Most are caught near the bottom.
They love live bait. The very favorite live baits are the live worms.
Top water baits work well.
Jigs tipped with a worm hooked in-line (weighted or not) or wacky style are effective in weeds or at the weed edges.

2010 DEP Fishing Report Number 19, 8/25/2010

Reminder to anglers: The DEP has received multiple reports of sand tiger sharks being caught in Connecticut waters this summer and would like to remind fishermen that THE TAKE AND POSSESSION (regardless of where taken) OF MANY SPECIES OF SHARKS IS PROHIBITED IN CONNECTICUT. These species include Atlantic angel, basking, bigeye sand tiger, bigeye sixgill, bigeye thresher, bignose, Caribbean reef, Caribbean sharpnose, dusky, Galapagos, longfin mako, narrowtooth, night, sand tiger, sevengill, sixgill, smalltail, whale, and white sharks. In addition, the commercial fishery for several additional species of coastal sharks is closed in Connecticut. Commercial fisherman should contact the DEP Marine Fisheries Division at 860-434-6043 for more information.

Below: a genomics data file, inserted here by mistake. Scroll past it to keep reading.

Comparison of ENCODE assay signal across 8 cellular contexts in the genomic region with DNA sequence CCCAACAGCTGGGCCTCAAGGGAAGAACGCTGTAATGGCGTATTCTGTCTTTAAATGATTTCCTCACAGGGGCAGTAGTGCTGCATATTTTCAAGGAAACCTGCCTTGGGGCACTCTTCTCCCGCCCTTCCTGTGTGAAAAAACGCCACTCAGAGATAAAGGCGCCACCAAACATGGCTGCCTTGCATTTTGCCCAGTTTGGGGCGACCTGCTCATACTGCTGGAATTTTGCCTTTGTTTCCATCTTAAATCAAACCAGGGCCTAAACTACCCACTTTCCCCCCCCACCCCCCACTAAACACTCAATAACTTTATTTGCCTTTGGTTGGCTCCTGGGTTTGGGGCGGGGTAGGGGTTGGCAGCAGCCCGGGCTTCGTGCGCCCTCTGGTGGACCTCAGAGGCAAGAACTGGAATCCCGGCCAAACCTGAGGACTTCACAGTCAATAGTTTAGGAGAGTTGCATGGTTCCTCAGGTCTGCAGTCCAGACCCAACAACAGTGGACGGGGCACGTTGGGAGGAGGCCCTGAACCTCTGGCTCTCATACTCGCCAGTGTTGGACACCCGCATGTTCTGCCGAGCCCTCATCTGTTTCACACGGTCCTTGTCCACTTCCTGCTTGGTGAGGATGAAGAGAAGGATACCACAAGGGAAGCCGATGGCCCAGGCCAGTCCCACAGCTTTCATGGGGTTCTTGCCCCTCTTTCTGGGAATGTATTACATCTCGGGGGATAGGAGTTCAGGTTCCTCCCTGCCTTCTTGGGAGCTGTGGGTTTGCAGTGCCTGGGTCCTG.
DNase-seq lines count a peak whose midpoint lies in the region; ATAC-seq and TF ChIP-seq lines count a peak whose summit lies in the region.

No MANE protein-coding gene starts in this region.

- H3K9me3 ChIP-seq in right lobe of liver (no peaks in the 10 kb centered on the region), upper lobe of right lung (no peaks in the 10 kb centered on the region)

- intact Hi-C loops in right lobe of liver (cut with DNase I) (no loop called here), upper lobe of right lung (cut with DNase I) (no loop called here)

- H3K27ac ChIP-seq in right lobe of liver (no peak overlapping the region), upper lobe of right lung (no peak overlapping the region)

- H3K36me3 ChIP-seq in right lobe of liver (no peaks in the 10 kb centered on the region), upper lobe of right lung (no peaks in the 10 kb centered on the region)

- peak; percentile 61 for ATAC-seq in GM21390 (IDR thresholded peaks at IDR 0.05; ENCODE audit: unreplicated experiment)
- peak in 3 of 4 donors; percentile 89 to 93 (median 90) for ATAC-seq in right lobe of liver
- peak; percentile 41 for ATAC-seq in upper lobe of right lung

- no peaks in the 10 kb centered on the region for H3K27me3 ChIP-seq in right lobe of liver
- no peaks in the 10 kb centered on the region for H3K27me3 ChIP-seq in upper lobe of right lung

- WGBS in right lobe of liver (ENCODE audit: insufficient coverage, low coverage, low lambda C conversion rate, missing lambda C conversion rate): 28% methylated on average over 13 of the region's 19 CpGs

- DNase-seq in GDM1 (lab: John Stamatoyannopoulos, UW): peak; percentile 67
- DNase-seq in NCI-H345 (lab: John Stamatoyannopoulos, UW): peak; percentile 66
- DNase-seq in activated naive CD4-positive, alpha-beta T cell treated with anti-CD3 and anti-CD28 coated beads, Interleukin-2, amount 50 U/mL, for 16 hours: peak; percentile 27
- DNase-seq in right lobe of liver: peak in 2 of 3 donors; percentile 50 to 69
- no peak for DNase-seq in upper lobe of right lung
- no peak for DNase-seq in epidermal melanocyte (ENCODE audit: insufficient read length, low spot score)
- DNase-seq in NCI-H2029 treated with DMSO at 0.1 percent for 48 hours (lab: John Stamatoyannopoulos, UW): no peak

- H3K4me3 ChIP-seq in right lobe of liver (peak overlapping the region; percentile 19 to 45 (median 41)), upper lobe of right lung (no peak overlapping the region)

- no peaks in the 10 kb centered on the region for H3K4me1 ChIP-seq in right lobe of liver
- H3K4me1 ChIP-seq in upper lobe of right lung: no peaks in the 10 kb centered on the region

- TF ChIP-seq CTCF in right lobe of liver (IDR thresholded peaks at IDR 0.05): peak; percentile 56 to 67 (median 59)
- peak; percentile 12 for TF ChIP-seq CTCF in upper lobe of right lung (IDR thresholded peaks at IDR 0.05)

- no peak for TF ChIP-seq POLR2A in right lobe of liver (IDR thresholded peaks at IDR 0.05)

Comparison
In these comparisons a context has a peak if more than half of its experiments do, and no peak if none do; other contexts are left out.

Surface water temperatures in Long Island Sound (LIS) continue to be in the low to mid 70’s °F. Check out the following web sites for more detailed water temperatures and marine boating conditions:

STRIPED BASS fishing remains good during the usual hours: from dusk to dawn. Live lining bunker, hickory shad, scup, or eels and cut chunk bait will work on those big cow bass.